The best friends we had never met… until now
Prima brings together women who have bonded online
‘We could be totally honest’ Amy Armstrong, 33, from Spennymoor, County Durham, and Yasmine Dunn, 30, from Newcastle upon Tyne, connected as they struggled with their pregnancies.
‘Lying in a hospital bed, attached to a drip, wracked with sickness and desperately worried about my unborn baby, I posted a message on an online forum: “I don’t know how much more of this I can cope with.” Straight away, as I knew she would, a woman called Yasmine messaged back. We’d never met but she’d become the friend I turned to when things got really tough.
I was four weeks pregnant with my first baby when I started being sick, and by the time I was eight weeks in I was vomiting up to 80 times a day. I could barely eat a thing, even watching TV made me feel ill. I spent most of my time clutching a bowl. Only on good days was I able to drag myself to work, as a team leader at a pharmaceutical company. I became so weak I ended up in A&E, and was finally diagnosed with hyperemesis gravidarum (HG), extreme pregnancy sickness.
I was unlucky. Around 70% of women experience nausea or sickness during their pregnancy, but only 1% of them end up in hospital with it. At least I’m in good company – the Duchess of Cambridge also suffered with HG and had to be admitted to hospital.
My husband Alexander was incredibly supportive but it was traumatic for him. He became more of a carer than a husband and I thought if I told him how wretched I really felt, I’d just be adding to his burden.
When I discovered the forum on the Pregnancy Sickness Support (PSS) website, it was amazing. Talking to other women going through the same thing meant I didn’t feel so alone, and Yasmine and I could be honest with one another.
At my lowest I couldn’t see a way out and even considered terminating my pregnancy. Our baby was very much wanted but I was so ill I thought I was going to die. I struggle to come to terms with that now. I still feel guilty. Once I got support through
PSS and told Yasmine how I was feeling, it gave me strength to go on.
When I worried that I was going to lose the baby or myself, she kept me going. “We’ll beat this,” she’d type.
Only after I gave birth to Luna in May 2017, who was 6lb 6oz, and the sickness went, could I message Yasmine and tell her that my baby was fine – and hers would be, too.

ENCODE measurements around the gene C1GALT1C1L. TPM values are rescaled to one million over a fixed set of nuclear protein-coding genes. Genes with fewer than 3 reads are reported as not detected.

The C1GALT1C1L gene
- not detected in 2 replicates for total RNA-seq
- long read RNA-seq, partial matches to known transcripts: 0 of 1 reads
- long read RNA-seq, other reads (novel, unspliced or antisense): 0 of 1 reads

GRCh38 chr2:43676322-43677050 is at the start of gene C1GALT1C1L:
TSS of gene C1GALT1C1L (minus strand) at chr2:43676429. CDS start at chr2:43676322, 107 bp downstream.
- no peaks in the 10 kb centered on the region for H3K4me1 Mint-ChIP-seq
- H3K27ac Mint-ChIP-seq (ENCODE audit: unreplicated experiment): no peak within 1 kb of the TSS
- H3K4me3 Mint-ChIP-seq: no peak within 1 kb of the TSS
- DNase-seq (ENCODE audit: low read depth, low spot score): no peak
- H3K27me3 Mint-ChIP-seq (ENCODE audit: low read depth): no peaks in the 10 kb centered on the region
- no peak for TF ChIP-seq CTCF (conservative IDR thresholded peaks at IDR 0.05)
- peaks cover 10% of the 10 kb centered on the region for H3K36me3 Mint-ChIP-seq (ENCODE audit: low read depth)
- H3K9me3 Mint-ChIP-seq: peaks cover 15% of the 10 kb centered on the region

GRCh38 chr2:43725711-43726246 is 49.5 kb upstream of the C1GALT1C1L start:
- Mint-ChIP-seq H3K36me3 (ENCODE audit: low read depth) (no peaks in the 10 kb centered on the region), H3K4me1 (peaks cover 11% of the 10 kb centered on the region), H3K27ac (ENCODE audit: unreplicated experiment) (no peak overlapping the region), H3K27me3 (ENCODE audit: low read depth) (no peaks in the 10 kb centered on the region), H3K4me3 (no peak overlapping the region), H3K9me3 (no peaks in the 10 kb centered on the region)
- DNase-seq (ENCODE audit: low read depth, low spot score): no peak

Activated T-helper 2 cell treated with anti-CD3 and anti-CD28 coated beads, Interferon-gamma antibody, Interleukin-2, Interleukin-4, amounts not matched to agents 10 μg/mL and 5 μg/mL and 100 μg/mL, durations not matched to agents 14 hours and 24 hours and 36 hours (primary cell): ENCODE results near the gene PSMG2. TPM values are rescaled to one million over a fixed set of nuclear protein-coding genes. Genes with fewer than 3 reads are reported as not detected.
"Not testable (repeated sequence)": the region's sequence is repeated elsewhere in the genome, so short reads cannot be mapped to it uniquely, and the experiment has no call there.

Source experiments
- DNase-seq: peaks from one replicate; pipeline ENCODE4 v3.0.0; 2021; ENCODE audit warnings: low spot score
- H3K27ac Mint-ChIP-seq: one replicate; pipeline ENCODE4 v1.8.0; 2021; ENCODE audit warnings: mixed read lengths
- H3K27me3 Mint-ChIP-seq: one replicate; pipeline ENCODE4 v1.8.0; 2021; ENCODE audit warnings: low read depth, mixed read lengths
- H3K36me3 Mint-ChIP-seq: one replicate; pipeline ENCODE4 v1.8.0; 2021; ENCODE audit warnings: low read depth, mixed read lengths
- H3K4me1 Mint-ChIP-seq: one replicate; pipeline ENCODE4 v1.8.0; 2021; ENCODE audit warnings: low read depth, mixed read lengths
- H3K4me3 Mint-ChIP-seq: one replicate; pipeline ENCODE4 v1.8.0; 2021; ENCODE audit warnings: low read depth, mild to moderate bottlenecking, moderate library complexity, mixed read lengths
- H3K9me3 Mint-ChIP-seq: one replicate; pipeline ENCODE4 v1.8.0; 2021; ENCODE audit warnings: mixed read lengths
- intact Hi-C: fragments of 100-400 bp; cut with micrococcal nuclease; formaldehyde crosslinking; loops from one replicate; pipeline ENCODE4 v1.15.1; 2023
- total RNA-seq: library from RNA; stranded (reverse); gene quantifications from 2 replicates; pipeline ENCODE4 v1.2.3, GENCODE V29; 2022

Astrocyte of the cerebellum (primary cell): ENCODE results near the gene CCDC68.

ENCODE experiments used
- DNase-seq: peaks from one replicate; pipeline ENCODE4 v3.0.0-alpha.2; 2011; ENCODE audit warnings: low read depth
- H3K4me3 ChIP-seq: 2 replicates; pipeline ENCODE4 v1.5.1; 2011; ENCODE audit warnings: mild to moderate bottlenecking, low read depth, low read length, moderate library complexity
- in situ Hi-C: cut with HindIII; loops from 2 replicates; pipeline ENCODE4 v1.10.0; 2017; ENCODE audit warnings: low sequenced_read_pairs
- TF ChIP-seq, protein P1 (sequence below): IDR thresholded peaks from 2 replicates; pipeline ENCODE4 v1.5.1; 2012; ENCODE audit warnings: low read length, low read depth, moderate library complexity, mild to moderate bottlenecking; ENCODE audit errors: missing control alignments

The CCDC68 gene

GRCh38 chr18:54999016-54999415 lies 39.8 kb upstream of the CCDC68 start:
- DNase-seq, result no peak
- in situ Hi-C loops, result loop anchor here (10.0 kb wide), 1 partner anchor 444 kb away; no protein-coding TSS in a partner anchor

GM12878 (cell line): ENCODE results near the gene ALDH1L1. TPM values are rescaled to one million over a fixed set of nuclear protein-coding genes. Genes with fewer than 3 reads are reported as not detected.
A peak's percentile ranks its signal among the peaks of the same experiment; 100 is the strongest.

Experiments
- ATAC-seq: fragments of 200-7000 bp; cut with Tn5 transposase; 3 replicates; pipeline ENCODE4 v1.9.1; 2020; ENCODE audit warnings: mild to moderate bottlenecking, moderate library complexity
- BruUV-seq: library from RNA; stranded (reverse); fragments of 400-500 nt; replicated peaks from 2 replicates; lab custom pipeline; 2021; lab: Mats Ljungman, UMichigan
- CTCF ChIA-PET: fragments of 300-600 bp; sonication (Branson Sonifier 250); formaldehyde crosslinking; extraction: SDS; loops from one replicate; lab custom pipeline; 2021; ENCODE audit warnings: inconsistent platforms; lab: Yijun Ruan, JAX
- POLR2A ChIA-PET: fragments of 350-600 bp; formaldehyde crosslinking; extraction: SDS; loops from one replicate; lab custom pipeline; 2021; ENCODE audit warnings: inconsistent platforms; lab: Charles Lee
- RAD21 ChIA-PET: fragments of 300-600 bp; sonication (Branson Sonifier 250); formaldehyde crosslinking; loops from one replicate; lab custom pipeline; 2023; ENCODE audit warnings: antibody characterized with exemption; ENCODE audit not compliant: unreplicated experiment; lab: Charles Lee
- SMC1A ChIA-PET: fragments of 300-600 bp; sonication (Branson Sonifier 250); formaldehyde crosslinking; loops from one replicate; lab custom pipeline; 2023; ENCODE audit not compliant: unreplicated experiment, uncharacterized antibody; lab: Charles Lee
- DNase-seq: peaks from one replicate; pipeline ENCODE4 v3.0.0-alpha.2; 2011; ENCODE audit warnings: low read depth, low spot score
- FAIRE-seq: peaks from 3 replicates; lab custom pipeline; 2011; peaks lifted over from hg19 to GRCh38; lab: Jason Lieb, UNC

Although we’d kept in touch, until Prima arranged for us to meet, we hadn’t even spoken on the phone. It was incredible to tell her face to face how her kindness and wisdom got me through. It was like meeting a good friend who I hadn’t seen for a while. It was one of the best days I’ve had in a long time. We are now planning our next meet up, this time with our daughters.’
‘She helped me see I didn’t have to struggle on alone’ Trainee psychologist Yasmine says:
‘Meeting Amy was about more than just giving her a huge hug to thank her for helping me through the toughest nine months of my life. It was part of the healing process, bringing to a close that difficult time that marked both our lives.
We were both nervous, but it was like meeting an old friend. As we talked, I remembered what a lifeline she had
been. It was the first time I’d spoken to someone in person about what we went through, who listened and understood.
Amy had been quick to respond when I joined the PSS forum. That day I’d been so sick, I’d burst the blood vessels around my eyes. I felt ill rather than pregnant, and said how low I felt. When Amy replied, it was the first time I felt understood.
A FRIEND TO LEAN ON
Amy urged me to go to my doctor. She told me about the medication she’d been prescribed, and helped me see that I didn’t have to struggle on alone.